You must PROVE that this doesn’t become a publicly funded means for a few players to make obscene amounts of money at the expense of the rest of us.

      I think that will do for a beginning. All of this has already been mentioned by others and myself.

      If you want to discuss the cannabis culture issues, I suggest you look at John Hardin’s blog (Like You Got Something Better To Do [LYGSBTDO], which is frequently reprinted in the LoCO (there’s a new article today).

      Perhaps if you still feel inspired on the new subject, you can talk the Tuluwat Examiner staff into publishing another Op Ed. Perhaps another series of questions that you then fail to answer. That’s your format, isn’t it?

      Liked by 1 person

      • I realize now it was a mistake asking you your opinion on another subject. It appears that you are so invested in being an adversary that answering a simple non confrontational question from me is not possible.

        As for you ever supporting the east west rail I believe you will never be able to, since instead of waiting to let the study answer your questions you expect Me to PROVE these things to YOU.
        And that’s just the beginning.

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      • Monte 8:11:

        Hey, you asked and I answered. Which is more than I can say for you.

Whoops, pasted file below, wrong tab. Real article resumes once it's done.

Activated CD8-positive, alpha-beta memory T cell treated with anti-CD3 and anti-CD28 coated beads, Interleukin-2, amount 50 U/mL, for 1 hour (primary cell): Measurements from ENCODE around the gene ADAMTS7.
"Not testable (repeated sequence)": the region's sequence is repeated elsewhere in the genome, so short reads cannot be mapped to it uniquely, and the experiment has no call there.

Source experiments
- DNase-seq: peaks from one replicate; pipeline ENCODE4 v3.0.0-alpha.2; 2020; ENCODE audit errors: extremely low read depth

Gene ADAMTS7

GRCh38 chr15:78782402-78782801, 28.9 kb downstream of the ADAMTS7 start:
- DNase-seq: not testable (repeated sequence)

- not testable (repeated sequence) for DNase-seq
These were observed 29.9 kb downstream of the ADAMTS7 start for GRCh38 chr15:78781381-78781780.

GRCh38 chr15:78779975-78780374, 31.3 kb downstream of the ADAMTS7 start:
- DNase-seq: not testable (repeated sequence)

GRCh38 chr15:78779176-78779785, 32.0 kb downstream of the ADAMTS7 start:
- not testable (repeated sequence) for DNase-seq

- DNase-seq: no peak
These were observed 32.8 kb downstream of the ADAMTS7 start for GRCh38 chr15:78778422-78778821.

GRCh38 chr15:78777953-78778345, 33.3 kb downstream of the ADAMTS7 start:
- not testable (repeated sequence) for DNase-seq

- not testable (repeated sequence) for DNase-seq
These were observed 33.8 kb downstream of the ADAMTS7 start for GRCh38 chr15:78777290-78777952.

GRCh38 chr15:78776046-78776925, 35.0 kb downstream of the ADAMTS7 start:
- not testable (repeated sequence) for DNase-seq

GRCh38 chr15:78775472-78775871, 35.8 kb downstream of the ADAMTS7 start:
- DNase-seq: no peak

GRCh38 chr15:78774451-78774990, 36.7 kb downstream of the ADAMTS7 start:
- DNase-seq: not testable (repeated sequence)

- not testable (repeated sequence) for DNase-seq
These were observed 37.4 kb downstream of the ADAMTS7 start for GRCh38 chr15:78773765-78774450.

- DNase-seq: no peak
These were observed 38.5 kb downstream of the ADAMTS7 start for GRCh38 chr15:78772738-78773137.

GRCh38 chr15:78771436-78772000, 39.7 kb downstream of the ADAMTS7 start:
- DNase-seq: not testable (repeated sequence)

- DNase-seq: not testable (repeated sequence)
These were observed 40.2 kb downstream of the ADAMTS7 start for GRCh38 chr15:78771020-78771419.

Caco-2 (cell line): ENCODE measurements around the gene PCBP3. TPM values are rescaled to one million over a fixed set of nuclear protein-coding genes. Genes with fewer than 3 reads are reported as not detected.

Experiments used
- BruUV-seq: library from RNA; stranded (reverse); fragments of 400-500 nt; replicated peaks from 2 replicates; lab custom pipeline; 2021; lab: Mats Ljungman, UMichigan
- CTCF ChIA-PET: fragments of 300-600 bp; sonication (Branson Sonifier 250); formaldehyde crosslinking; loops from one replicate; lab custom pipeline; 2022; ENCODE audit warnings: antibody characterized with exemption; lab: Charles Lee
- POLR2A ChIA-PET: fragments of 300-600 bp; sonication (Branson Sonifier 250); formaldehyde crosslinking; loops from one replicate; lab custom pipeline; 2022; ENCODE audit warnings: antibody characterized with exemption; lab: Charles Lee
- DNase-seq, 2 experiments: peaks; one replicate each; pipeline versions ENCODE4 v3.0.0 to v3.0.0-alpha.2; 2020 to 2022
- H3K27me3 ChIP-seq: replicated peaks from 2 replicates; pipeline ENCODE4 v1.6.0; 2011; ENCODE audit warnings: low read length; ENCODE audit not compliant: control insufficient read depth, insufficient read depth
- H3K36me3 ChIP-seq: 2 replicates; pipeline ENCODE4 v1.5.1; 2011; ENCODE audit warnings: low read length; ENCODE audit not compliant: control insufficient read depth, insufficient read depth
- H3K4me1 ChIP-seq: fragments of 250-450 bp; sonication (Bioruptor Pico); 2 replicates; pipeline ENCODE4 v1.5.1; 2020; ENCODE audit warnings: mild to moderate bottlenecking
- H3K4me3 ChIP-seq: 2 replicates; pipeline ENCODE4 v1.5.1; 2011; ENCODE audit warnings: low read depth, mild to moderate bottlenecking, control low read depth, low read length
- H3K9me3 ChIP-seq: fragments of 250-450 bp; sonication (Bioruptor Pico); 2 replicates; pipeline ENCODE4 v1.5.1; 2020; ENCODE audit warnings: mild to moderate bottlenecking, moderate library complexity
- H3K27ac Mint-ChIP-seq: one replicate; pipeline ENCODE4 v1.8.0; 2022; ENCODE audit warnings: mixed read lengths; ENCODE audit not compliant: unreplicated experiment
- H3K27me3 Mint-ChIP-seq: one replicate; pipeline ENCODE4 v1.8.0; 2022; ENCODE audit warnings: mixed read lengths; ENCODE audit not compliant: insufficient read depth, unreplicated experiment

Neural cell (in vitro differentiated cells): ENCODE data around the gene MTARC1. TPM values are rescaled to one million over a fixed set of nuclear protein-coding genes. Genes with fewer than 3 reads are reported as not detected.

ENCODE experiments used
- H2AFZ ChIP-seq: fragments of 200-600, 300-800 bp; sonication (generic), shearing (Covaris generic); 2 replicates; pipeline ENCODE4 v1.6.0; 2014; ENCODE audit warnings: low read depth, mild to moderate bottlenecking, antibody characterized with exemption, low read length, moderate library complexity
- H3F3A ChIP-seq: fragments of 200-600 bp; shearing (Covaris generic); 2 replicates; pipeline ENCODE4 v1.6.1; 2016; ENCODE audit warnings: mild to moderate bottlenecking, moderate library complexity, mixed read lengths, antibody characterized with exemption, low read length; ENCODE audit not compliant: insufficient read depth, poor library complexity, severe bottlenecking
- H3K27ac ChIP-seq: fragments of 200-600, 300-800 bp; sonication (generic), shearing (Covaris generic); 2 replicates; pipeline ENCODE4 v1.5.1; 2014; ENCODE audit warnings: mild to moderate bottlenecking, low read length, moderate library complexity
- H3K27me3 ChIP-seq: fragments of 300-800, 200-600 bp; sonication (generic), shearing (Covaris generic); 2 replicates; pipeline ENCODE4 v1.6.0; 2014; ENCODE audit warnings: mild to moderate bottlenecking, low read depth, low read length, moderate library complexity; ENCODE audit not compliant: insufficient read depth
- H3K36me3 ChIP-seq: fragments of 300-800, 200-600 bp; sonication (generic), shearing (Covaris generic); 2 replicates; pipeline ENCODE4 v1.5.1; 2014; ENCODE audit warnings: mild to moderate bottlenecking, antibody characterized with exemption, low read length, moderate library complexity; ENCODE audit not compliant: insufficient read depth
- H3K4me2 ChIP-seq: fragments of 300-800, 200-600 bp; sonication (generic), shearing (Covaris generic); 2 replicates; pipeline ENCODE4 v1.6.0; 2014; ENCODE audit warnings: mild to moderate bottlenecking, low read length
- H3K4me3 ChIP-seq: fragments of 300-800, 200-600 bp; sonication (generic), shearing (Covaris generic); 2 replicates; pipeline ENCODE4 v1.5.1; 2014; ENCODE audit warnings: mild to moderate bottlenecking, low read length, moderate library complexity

And I thought I did you a favor telling you where you can go for the viewpoint you were seeking. My bad, I guess.

        Liked by 1 person

  14. If I owned a store in Old Town I would want to know if the current rail right of way on first street is going to be used. What traffic and pedestrian impact would there be? Where would a spur be put if ships were to dock on the Eureka side? Would the train have to cross the bay near Arcata or would a trestle be needed on the spit side as there used to be? What would happen to the Oyster industry and the toxics being disturbed in the north bay constuction? What about a real dialog with residents in both communities, since many don’t remember what it was like years ago with lumber and log trains. That should be done BEFORE it is locked in stone. Also the Coastal Commission will have to way in and could ax the idea after a lot of time, and money have been expended. Doing a project on this scale requires many state and federal agencies to weigh in. The route from Redding will have to pass through many potential sacred sites of a number of Tribes. You can see what problems that has caused in the Dakotas. That is why the go road was never finished from the Klamath going north. Archaeological surveys need to be done to protect tribal rights. I won’t go on because the list of concerns could take up a few pages. I hope this helps you understand my concerns and if they will be addressed.

    Liked by 2 people

  15. I figure if Jerry Brown and the state will not give any financial benefit to any Ca. port who ship coal. That makes it pretty clear it will be a hard sell for a small port to have a coal facility. What are your thoughts on my concerns?

    Liked by 1 person

    • I am by no means an expert, but I believe there are no US ports on the west coast shipping coal.
      As for yours and my concerns, the study address’s these in the part that studies the permitting process. All of these will have to be held to CEQA, and NEPA standards.

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  16. Pingback: Important chance to stop the East-West Railroad in Weaverville March 9, 10am | Tuluwat Examiner